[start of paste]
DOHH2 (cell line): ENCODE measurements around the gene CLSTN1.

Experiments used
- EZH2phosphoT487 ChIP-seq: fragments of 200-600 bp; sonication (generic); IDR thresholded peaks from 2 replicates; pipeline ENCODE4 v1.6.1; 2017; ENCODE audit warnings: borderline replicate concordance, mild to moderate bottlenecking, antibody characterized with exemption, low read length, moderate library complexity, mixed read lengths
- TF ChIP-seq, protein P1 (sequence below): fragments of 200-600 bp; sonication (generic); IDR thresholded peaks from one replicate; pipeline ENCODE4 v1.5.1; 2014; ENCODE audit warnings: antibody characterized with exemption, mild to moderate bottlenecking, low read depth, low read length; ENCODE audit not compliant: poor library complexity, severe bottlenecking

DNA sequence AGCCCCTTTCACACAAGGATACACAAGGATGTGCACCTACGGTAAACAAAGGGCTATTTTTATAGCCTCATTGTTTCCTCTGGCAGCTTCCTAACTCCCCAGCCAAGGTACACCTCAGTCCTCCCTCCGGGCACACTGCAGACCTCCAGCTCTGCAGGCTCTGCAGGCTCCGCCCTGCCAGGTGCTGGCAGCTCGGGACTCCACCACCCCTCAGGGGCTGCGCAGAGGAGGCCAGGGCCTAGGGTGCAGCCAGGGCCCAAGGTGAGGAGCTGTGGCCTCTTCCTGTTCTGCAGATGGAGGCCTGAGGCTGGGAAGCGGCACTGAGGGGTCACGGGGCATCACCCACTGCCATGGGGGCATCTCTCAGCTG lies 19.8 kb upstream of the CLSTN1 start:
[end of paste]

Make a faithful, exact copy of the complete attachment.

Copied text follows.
DOHH2 (cell line): ENCODE measurements around the gene CLSTN1.

Experiments used
- EZH2phosphoT487 ChIP-seq: fragments of 200-600 bp; sonication (generic); IDR thresholded peaks from 2 replicates; pipeline ENCODE4 v1.6.1; 2017; ENCODE audit warnings: borderline replicate concordance, mild to moderate bottlenecking, antibody characterized with exemption, low read length, moderate library complexity, mixed read lengths
- TF ChIP-seq, protein P1 (sequence below): fragments of 200-600 bp; sonication (generic); IDR thresholded peaks from one replicate; pipeline ENCODE4 v1.5.1; 2014; ENCODE audit warnings: antibody characterized with exemption, mild to moderate bottlenecking, low read depth, low read length; ENCODE audit not compliant: poor library complexity, severe bottlenecking

DNA sequence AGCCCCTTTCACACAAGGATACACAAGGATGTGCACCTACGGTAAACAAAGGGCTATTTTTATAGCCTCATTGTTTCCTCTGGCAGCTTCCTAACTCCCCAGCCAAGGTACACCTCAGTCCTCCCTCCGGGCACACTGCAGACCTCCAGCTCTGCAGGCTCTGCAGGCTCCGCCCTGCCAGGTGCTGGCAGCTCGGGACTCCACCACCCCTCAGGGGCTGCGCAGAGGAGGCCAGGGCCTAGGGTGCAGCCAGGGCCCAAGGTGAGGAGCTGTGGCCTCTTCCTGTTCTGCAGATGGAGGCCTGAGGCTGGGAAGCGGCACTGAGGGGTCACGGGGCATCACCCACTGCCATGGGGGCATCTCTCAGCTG lies 19.8 kb upstream of the CLSTN1 start: